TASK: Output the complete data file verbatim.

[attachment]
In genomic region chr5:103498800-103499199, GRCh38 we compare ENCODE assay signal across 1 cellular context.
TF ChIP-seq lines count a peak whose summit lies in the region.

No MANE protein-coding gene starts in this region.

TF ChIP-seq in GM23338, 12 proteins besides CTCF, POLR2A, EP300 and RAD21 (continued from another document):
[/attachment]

In genomic region chr5:103498800-103499199, GRCh38 we compare ENCODE assay signal across 1 cellular context.
TF ChIP-seq lines count a peak whose summit lies in the region.

No MANE protein-coding gene starts in this region.

TF ChIP-seq in GM23338, 12 proteins besides CTCF, POLR2A, EP300 and RAD21 (continued from another document):